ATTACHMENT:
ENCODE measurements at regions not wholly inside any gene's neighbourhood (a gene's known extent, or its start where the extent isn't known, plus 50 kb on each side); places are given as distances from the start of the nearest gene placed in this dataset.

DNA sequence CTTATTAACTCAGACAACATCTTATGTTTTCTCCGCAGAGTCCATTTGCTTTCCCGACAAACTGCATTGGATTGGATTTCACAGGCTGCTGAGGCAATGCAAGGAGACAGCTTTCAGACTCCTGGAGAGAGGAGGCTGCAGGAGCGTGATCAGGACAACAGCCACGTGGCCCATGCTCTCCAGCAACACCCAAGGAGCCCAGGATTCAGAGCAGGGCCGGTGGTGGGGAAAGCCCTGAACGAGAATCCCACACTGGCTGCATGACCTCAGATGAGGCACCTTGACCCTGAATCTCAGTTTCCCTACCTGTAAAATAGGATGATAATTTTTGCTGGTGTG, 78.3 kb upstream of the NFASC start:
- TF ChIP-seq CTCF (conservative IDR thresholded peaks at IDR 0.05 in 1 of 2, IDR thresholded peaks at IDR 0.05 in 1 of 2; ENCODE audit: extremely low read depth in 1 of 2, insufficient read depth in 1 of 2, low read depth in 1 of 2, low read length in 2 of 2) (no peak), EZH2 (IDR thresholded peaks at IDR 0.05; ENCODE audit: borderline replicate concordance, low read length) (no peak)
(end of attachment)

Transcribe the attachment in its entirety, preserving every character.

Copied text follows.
ENCODE measurements at regions not wholly inside any gene's neighbourhood (a gene's known extent, or its start where the extent isn't known, plus 50 kb on each side); places are given as distances from the start of the nearest gene placed in this dataset.

DNA sequence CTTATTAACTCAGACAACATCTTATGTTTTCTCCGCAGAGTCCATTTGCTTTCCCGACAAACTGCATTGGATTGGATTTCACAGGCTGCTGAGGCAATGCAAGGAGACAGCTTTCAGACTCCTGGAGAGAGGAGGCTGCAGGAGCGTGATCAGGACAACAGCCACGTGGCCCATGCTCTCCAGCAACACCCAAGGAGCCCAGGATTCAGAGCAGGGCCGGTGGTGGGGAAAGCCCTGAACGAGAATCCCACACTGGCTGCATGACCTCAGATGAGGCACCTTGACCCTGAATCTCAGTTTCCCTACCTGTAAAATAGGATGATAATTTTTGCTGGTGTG, 78.3 kb upstream of the NFASC start:
- TF ChIP-seq CTCF (conservative IDR thresholded peaks at IDR 0.05 in 1 of 2, IDR thresholded peaks at IDR 0.05 in 1 of 2; ENCODE audit: extremely low read depth in 1 of 2, insufficient read depth in 1 of 2, low read depth in 1 of 2, low read length in 2 of 2) (no peak), EZH2 (IDR thresholded peaks at IDR 0.05; ENCODE audit: borderline replicate concordance, low read length) (no peak)